bathroom covered with demolition debris

More Risks

Just with any DIY demolition project, there are a number of things that can go wrong when it comes to doing bathroom demolition yourself.

Generally speaking, handling bathroom demolition yourself is safe if you follow all the necessary precautions. However, even when acting carefully, things can still go wrong.

Lots of plumbing in a small space can lead to leaks and messes.

Not to mention, hazardous lead paint could be present, and drywall can produce a fine dust that irritates eyes and lungs.

Strenuous Work

Even if you are proficient in demolition work, all that tearing, lifting, pulling, and ripping takes a toll on your body.

If you decide to handle the bathroom demolition yourself, plan on being exhausted during the process and seriously sore for the following week.


Bathroom demolition demands a thorough understanding of what you’re demolishing and your future plans for the space.

If you’re only planning a minor remodel, you might be able to get away with demolishing your bathroom over the weekend.

However, if your bathroom is big, your house is old, or you’re planning on changing everything, bathroom demolition can be a complex and extensive job, taking weeks or longer to complete.

You’ll need to learn the basics of demolition work, and then take the time to implement them properly.

Demolition is much easier for a contractor with experience; they’ll be able to finish the work quickly (without inflicting any damage).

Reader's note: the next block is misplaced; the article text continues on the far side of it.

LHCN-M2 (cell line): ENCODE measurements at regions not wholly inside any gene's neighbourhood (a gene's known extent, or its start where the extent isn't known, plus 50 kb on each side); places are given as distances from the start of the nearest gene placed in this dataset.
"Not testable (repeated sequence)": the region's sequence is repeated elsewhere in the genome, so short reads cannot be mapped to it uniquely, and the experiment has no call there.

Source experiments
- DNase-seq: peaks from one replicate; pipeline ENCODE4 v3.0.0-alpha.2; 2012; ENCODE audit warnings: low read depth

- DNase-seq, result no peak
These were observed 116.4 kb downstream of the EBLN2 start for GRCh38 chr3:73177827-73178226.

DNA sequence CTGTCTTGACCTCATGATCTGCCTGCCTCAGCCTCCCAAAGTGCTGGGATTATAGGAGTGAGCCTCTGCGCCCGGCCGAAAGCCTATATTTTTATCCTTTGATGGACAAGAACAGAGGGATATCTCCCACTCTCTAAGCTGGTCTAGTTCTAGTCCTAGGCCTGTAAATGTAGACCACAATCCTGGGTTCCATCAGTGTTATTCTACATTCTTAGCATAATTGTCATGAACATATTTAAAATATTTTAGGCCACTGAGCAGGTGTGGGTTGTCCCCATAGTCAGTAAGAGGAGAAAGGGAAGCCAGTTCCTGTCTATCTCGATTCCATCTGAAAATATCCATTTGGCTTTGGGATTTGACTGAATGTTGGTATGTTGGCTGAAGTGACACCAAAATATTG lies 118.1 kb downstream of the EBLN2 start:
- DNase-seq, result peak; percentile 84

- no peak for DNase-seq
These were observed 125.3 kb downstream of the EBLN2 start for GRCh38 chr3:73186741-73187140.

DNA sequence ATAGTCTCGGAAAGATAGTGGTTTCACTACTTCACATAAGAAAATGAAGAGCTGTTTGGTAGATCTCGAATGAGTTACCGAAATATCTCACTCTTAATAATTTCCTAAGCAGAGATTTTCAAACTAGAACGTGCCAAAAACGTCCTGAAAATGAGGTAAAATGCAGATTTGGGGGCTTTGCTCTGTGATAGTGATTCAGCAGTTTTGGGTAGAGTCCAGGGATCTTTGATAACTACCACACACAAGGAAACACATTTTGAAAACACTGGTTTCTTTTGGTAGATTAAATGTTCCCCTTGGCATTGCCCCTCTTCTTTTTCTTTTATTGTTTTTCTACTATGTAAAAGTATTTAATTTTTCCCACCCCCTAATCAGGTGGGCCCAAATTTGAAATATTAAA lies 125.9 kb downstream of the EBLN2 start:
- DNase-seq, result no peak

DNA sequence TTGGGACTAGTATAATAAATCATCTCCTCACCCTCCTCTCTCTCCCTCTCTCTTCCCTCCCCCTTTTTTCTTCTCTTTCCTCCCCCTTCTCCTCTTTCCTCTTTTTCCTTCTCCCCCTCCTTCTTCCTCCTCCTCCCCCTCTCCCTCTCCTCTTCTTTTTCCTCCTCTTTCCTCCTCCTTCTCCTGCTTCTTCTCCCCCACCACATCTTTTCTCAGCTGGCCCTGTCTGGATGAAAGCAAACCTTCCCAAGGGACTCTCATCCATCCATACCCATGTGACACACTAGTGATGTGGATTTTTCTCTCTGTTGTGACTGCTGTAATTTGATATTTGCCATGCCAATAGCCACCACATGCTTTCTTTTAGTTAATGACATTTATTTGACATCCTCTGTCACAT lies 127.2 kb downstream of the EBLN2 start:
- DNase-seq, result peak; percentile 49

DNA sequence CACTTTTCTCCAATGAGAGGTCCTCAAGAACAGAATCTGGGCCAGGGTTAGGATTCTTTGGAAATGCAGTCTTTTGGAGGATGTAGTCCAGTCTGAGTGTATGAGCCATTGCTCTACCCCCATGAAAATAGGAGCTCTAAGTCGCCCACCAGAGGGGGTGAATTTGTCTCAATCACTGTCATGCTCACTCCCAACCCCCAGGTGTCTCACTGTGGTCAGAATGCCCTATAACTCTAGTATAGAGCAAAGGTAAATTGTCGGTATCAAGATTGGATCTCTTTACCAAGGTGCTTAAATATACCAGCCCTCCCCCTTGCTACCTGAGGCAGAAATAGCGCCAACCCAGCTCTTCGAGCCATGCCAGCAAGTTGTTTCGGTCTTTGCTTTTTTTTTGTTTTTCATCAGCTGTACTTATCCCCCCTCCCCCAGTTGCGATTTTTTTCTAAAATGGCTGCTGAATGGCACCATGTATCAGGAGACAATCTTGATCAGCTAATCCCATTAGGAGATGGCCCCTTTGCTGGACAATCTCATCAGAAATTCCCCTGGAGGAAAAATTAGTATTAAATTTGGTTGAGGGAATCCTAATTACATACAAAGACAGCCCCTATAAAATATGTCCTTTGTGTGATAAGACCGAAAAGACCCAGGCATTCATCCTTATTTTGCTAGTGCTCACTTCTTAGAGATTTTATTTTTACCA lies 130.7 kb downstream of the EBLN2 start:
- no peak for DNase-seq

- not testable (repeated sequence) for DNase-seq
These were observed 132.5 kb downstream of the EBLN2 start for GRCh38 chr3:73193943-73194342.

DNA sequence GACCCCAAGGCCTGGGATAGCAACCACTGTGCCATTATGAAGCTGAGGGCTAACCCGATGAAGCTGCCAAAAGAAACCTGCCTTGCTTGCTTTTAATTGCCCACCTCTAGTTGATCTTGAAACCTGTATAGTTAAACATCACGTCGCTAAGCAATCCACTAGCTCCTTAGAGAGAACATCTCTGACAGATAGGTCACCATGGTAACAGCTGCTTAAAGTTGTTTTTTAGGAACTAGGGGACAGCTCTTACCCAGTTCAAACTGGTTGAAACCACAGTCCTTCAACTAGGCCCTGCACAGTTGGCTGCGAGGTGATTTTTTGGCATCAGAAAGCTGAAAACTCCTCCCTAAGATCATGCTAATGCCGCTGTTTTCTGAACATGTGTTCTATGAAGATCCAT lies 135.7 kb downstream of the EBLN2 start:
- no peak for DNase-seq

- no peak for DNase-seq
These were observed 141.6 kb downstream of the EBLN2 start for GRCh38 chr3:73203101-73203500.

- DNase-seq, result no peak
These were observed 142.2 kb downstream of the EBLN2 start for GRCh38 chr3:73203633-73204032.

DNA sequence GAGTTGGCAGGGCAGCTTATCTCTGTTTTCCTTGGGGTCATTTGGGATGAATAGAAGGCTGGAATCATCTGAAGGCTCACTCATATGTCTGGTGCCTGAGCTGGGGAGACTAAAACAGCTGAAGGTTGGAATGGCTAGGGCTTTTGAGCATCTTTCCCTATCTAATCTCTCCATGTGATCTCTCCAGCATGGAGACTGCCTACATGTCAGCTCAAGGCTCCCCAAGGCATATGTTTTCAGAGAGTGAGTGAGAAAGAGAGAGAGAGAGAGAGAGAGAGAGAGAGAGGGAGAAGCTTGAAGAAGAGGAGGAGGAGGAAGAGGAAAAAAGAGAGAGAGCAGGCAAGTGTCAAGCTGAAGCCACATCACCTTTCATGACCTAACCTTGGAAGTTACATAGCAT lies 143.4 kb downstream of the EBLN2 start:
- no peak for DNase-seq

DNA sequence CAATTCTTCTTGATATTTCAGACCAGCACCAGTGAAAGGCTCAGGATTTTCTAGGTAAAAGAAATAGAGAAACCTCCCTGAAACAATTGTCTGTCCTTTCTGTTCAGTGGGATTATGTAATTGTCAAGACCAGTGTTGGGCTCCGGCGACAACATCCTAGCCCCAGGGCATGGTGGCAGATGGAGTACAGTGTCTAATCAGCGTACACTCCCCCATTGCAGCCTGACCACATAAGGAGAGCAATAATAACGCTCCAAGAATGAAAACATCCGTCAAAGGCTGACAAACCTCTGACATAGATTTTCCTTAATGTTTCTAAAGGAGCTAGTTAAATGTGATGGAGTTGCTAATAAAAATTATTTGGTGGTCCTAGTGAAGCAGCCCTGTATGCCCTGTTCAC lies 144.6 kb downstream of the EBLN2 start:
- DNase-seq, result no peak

Debris Disposal

To say demolition is messy would be an understatement. There’s debris, dust, nails, and grime that will need to be cleaned up and disposed of properly if you choose to go the DIY route.

Renting a dumpster is typically the most convenient disposal option when getting rid of demolition debris. All you have to do is fill up the dumpster as the demo work is completed.

However, disposal costs can add up quickly, especially when you’re tossing plumbing, wood, and other heavy items in the dumpster.

If you exceed your container’s weight limit, dumpster pricing will quickly escalate.

So if you rent a 10-yard container with a 3,000 lb weight limit, and the dumpster ends up weighing 5,000 lbs, you will have to pay a hefty fee (overage charges) for those extra 2,000 lbs.

In a worst-case scenario, you may need to rent a second dumpster to complete the cleanup, which essentially doubles the cost of disposal.

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Worse Results

If a bathroom demolition is done incorrectly, it will affect the turnout of the bathroom remodel itself.

Although you may initially save money doing the bathroom demolition yourself, handling it incorrectly could end up costing you more to have it repaired than if you had simply hired a professional in the first place.

Even if you’re careful, you can cause irreversible damage that affects the overall appearance of your new bathroom and your property's overall value.